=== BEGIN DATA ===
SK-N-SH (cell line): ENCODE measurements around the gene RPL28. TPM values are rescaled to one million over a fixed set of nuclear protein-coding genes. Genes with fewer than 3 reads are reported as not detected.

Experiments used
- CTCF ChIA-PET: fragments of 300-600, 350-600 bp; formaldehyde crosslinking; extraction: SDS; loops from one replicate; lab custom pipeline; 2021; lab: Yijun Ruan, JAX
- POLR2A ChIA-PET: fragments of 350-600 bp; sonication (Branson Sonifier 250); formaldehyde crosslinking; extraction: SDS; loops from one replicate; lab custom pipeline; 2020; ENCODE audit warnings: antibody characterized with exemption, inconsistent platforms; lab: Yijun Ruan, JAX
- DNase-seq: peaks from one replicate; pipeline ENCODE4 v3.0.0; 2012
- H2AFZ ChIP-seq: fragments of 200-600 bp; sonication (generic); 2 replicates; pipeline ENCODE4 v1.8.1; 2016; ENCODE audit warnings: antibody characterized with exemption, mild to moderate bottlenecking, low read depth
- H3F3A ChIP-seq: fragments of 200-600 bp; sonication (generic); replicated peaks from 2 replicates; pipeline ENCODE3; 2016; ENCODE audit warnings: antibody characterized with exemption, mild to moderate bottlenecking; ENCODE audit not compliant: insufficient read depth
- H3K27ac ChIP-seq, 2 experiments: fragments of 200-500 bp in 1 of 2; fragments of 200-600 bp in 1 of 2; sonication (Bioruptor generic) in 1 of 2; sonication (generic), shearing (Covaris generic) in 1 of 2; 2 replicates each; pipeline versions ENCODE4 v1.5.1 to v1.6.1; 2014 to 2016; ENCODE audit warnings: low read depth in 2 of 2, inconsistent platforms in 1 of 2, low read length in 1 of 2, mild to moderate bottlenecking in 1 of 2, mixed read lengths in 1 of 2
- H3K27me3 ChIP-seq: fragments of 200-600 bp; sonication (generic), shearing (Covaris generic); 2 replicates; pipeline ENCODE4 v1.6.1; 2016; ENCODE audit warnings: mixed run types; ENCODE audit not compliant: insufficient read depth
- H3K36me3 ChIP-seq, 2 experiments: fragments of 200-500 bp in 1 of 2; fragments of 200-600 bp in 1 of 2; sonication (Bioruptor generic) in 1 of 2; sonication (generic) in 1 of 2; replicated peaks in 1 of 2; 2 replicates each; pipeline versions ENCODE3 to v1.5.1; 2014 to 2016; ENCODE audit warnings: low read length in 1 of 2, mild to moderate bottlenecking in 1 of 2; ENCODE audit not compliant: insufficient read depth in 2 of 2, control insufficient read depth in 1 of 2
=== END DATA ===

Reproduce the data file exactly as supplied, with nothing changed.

SK-N-SH (cell line): ENCODE measurements around the gene RPL28. TPM values are rescaled to one million over a fixed set of nuclear protein-coding genes. Genes with fewer than 3 reads are reported as not detected.

Experiments used
- CTCF ChIA-PET: fragments of 300-600, 350-600 bp; formaldehyde crosslinking; extraction: SDS; loops from one replicate; lab custom pipeline; 2021; lab: Yijun Ruan, JAX
- POLR2A ChIA-PET: fragments of 350-600 bp; sonication (Branson Sonifier 250); formaldehyde crosslinking; extraction: SDS; loops from one replicate; lab custom pipeline; 2020; ENCODE audit warnings: antibody characterized with exemption, inconsistent platforms; lab: Yijun Ruan, JAX
- DNase-seq: peaks from one replicate; pipeline ENCODE4 v3.0.0; 2012
- H2AFZ ChIP-seq: fragments of 200-600 bp; sonication (generic); 2 replicates; pipeline ENCODE4 v1.8.1; 2016; ENCODE audit warnings: antibody characterized with exemption, mild to moderate bottlenecking, low read depth
- H3F3A ChIP-seq: fragments of 200-600 bp; sonication (generic); replicated peaks from 2 replicates; pipeline ENCODE3; 2016; ENCODE audit warnings: antibody characterized with exemption, mild to moderate bottlenecking; ENCODE audit not compliant: insufficient read depth
- H3K27ac ChIP-seq, 2 experiments: fragments of 200-500 bp in 1 of 2; fragments of 200-600 bp in 1 of 2; sonication (Bioruptor generic) in 1 of 2; sonication (generic), shearing (Covaris generic) in 1 of 2; 2 replicates each; pipeline versions ENCODE4 v1.5.1 to v1.6.1; 2014 to 2016; ENCODE audit warnings: low read depth in 2 of 2, inconsistent platforms in 1 of 2, low read length in 1 of 2, mild to moderate bottlenecking in 1 of 2, mixed read lengths in 1 of 2
- H3K27me3 ChIP-seq: fragments of 200-600 bp; sonication (generic), shearing (Covaris generic); 2 replicates; pipeline ENCODE4 v1.6.1; 2016; ENCODE audit warnings: mixed run types; ENCODE audit not compliant: insufficient read depth
- H3K36me3 ChIP-seq, 2 experiments: fragments of 200-500 bp in 1 of 2; fragments of 200-600 bp in 1 of 2; sonication (Bioruptor generic) in 1 of 2; sonication (generic) in 1 of 2; replicated peaks in 1 of 2; 2 replicates each; pipeline versions ENCODE3 to v1.5.1; 2014 to 2016; ENCODE audit warnings: low read length in 1 of 2, mild to moderate bottlenecking in 1 of 2; ENCODE audit not compliant: insufficient read depth in 2 of 2, control insufficient read depth in 1 of 2